Why many wept, but not for joy [Mc]

I did not weep for joy. But I agree with everything else that John Piper says in this video.


It’s Sunday, but Monday’s coming! [Rev]

How many similarities and differences do you see between Easter for today’s church and Easter for those that experienced the first one? Of course, the differences are many – egg hunts, sales and shopping, chocolate bunnies, to name a few.

But one of the biggest differences also leads to one of the biggest similarities.

The first Easter was rather low-key, I would imagine. Jesus’ followers were still in hiding and shock from the events of the crucifixion. Even hearing the news that Jesus was alive, there had to be disbelief, numbness, confusion – as evidenced by the conversation of the disciples traveling to Emmaus.

On the other hand, Easter in American churches is decidedly…loud. We know that it might be the only chance we have to impress those that will only enter our doors this one time, so we pull out all the stops. For many churches that means a production – a BIG production. Even several days of the big production.

And then?

That’s where there can be an important similarity. What do you do when what seems like the big finish becomes the big beginning? How do you refocus when events seem to have reached their peak, when the credits should roll and everyone should live happily ever after…and Monday comes?

For James, John, Peter and the gang, three years of preparation had led them to Jerusalem and a terrible ending. The Messiah was taken and killed. One of their group had betrayed him and their entire purpose had vanished on a cross. Then Easter morning came and the terrible ending suddenly became something else entirely.

The fatigue of wasted emotion gave way to exhilaration, then to a new reality for this small group. The Messiah HAD come, but it wasn’t what they had expected. Suddenly there was the responsibility of a continued and sustained…something. Something, that would become the Church.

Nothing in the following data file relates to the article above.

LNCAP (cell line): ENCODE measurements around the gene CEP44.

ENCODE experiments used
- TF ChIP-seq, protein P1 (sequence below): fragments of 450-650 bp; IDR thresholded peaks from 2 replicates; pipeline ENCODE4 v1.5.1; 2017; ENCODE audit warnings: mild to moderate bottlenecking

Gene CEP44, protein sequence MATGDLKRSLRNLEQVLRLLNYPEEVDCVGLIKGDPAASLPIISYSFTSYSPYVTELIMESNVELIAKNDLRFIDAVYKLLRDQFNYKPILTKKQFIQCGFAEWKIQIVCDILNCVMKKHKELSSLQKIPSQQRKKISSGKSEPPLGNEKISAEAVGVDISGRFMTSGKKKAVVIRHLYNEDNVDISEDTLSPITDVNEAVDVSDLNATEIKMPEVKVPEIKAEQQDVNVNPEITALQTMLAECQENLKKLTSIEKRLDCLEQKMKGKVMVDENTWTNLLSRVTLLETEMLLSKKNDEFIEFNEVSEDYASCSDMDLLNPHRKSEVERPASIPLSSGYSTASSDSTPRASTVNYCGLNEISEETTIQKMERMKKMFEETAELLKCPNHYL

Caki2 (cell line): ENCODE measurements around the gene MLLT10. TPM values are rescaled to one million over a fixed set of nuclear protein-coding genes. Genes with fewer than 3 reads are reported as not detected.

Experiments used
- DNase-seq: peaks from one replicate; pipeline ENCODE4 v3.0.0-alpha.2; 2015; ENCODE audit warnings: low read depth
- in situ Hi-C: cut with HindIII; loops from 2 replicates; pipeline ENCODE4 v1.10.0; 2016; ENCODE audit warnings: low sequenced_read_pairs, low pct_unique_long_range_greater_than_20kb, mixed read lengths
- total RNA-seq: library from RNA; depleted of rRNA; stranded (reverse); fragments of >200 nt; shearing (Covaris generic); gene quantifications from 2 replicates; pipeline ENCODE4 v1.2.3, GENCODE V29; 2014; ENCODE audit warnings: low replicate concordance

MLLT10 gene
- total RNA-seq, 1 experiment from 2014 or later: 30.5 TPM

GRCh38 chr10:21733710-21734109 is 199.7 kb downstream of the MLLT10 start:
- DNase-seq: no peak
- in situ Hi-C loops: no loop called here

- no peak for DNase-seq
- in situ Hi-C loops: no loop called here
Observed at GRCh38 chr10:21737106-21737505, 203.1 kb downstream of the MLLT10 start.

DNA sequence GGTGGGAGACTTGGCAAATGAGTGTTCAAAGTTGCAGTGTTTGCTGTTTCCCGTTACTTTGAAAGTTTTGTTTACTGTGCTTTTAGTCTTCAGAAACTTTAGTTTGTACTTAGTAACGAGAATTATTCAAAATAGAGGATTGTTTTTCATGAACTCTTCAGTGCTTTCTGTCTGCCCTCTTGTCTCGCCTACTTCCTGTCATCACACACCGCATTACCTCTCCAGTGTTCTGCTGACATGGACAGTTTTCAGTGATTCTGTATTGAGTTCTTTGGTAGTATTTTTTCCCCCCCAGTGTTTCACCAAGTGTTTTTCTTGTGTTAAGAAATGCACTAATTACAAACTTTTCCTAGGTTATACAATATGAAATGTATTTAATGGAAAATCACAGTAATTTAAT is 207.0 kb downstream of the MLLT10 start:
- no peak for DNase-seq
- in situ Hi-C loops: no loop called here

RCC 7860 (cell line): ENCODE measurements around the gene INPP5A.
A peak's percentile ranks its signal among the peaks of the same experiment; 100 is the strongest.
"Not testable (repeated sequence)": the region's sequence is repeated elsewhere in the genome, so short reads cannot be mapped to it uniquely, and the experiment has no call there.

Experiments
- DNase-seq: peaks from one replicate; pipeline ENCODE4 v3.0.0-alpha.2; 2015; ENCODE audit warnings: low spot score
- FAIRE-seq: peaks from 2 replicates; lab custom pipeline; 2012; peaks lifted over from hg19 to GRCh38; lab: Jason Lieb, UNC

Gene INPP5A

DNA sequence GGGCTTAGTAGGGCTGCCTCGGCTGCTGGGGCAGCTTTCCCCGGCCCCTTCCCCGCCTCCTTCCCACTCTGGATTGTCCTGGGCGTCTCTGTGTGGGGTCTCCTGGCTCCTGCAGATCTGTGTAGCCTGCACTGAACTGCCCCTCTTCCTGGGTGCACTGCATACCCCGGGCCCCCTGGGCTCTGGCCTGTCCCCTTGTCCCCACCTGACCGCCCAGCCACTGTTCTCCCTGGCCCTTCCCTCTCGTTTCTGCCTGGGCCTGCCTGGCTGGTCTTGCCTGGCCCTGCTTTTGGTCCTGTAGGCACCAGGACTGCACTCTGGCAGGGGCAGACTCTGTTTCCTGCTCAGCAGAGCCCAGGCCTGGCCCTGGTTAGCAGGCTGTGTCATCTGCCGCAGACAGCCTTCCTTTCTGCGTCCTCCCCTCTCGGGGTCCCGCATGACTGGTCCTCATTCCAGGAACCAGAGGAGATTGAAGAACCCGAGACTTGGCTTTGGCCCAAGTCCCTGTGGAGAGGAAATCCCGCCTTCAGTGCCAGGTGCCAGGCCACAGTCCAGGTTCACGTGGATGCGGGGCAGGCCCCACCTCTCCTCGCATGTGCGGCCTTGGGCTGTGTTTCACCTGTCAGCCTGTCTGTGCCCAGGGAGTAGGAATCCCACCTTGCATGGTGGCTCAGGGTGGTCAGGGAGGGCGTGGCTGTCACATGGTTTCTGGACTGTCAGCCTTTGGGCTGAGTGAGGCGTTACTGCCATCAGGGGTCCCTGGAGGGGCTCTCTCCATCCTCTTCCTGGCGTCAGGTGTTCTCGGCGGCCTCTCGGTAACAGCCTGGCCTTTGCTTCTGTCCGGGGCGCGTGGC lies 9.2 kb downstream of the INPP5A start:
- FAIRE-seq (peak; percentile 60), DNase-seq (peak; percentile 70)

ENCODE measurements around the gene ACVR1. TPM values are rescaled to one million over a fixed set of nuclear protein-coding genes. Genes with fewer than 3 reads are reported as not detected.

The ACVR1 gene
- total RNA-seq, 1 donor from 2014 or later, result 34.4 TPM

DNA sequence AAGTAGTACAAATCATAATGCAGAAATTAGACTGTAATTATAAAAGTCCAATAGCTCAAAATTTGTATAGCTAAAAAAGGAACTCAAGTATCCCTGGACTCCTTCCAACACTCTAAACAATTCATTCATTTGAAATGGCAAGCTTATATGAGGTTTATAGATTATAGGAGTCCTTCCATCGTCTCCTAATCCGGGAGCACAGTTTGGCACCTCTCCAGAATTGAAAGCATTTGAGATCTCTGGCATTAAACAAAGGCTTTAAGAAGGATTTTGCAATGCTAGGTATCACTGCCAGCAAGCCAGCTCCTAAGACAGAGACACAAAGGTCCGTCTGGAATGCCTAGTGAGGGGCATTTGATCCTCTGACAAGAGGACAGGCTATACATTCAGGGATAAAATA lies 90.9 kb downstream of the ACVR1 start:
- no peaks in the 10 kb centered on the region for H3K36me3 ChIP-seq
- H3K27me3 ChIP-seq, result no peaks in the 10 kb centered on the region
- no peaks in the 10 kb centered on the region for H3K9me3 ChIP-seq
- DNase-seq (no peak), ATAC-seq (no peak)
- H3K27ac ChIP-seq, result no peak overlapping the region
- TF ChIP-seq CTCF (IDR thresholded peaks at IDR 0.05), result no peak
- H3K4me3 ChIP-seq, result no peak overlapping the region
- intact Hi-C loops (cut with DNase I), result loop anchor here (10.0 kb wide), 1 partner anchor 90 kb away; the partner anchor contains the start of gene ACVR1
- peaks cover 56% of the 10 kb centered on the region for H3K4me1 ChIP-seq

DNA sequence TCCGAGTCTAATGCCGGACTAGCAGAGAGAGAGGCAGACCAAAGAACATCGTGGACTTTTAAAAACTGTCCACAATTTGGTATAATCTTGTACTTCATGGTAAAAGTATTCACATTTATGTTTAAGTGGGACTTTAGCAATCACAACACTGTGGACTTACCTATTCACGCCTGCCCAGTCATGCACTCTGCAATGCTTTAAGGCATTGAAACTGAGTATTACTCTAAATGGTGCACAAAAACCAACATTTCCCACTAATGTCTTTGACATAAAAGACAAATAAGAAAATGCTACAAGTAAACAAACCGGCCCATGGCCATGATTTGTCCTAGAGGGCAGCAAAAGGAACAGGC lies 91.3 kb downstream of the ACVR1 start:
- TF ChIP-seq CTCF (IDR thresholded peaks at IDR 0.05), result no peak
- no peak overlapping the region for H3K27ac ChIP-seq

It became the beginning of the most important fifty days in the life of the Church. Fifty days later, there was power in the upper room and God breaking through in the streets. It all started on a Monday.

That’s where we are, the beginning of fifty important days in the life of the Church.

The big productions came and went. The songs were sung, the big outreaches to kids and families were produced, all hands were on deck and the ships sailed. (Okay, I mix my metaphors and overdo it a bit…and tend to run-on my sentences, but hopefully you get the idea.)

And the question for all is…now what?


We’ll debrief the weekend. We’ll think about the next big event. We’ll gameplan for the summer. We’ll try to recover physically and emotionally from what we’ve used in the productions and big Easter events.

But – and I’ll guarantee this – the next fifty days will be important. By the time we get to May 31, we’ll know how Easter weekend really went. As we head into June we’ll know whether these last few days produced life or just a lot of activity.

Yes, it’s been important, and hopefully some lasting decisions have been made and new life has begun.

Yes, the tomb is empty. But Monday’s coming.

And 50 important days.



Reunion [Mc]

When I saw the name of my sister-in-law come up in the caller ID on my cell phone, I silently prayed that there would be some reason she was calling me in the middle of a Sunday night service other than the one that I knew was coming. Julie and Trudi’s dad, Holton, has been battling cancer for some time, and his condition was steadily growing worse.

Trudi was scheduled to fly to Asheville on March 5th, on what would be Holt’s 74th birthday. We knew he didn’t have much time. We didn’t know how little time he actually had.